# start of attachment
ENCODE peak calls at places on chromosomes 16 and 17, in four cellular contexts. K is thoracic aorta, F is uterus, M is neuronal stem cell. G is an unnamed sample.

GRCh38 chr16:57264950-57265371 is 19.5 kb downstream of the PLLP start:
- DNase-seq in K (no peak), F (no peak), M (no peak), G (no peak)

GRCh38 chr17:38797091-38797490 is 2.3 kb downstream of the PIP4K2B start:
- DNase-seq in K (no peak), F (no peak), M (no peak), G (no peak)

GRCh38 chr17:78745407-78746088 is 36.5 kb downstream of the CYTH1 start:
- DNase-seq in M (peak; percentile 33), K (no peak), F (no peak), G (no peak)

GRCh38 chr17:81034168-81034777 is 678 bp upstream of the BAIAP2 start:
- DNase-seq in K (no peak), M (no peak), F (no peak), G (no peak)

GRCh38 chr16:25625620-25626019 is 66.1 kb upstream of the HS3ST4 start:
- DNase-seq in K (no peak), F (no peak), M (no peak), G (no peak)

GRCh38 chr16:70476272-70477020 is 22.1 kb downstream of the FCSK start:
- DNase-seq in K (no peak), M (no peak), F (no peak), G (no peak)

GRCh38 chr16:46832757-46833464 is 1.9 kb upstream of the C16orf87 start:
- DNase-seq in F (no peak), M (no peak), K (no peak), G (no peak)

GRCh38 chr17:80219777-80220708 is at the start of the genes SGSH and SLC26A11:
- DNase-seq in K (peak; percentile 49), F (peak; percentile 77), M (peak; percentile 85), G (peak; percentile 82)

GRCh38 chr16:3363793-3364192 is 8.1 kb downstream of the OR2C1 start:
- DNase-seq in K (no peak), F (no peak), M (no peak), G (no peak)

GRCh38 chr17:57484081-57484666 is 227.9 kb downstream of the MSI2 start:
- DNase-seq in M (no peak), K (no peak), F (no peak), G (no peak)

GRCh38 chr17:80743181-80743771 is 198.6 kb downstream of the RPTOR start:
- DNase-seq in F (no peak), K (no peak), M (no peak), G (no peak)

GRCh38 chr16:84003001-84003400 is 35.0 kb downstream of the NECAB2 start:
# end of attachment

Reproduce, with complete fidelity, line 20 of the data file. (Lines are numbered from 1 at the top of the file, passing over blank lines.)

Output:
GRCh38 chr17:57484081-57484666 is 227.9 kb downstream of the MSI2 start: